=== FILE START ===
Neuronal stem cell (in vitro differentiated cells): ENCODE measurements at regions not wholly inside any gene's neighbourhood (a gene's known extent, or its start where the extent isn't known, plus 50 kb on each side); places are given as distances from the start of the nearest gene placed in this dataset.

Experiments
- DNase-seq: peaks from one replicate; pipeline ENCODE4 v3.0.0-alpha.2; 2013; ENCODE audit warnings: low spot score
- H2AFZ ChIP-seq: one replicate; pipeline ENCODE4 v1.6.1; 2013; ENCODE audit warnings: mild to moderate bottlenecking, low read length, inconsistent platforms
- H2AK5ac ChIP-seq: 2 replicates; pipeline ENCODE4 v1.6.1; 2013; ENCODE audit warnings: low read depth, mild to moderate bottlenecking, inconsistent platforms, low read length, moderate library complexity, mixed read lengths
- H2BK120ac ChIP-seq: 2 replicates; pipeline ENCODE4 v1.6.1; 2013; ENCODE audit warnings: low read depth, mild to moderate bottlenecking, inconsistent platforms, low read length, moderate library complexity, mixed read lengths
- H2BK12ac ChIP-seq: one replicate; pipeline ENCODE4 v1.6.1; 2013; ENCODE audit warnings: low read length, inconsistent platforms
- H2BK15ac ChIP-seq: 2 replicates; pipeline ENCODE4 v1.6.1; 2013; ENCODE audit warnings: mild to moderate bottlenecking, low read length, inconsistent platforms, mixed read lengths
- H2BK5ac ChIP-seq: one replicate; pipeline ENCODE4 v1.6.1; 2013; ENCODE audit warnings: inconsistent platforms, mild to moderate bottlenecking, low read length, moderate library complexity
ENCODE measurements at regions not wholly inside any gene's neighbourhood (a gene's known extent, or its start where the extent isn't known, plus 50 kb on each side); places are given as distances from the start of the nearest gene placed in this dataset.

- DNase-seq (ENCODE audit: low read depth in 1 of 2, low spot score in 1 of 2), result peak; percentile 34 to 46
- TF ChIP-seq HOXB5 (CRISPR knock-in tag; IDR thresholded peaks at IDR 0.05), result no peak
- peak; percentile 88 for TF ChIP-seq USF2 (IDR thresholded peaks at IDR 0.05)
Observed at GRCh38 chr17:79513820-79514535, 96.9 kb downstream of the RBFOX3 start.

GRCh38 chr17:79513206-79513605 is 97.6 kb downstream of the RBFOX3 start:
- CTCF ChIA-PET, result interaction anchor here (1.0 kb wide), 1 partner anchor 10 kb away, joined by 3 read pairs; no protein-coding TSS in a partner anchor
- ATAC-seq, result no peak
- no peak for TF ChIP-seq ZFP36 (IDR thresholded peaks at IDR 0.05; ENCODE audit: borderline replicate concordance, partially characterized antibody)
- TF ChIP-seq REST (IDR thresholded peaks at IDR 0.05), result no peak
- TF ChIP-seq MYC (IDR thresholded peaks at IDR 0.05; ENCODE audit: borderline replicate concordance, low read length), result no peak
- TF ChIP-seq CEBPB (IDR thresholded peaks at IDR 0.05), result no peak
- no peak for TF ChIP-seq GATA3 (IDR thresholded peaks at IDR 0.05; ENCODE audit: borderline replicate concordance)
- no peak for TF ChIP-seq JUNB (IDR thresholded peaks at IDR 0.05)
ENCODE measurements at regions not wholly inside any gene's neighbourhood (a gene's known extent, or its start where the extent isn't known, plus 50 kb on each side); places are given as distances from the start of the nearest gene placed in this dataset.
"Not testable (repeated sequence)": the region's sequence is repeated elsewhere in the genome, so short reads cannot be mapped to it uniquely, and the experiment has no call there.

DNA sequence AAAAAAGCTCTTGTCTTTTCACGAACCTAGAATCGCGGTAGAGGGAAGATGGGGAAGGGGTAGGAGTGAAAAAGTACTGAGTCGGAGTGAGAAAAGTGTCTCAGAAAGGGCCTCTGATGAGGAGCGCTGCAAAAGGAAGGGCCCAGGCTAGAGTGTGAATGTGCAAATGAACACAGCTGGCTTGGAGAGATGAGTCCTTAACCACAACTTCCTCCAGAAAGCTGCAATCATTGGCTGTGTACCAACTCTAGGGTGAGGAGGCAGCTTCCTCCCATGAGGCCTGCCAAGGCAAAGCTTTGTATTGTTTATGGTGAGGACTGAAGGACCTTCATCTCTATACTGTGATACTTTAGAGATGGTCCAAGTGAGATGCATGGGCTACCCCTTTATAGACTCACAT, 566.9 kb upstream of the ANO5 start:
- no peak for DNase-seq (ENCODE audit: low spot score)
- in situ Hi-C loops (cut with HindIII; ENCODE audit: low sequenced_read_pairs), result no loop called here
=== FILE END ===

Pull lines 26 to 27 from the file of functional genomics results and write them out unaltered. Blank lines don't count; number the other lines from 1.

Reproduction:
DNA sequence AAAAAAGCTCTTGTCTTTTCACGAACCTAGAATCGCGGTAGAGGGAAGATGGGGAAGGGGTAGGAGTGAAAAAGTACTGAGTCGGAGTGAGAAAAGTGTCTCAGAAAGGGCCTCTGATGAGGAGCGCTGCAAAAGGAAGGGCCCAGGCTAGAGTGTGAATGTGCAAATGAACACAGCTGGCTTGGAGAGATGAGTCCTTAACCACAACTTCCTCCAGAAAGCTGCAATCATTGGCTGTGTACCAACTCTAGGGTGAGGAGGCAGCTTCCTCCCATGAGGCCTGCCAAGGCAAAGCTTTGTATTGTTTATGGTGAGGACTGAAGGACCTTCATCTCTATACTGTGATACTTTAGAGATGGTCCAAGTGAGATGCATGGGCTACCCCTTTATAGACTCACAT, 566.9 kb upstream of the ANO5 start:
- no peak for DNase-seq (ENCODE audit: low spot score)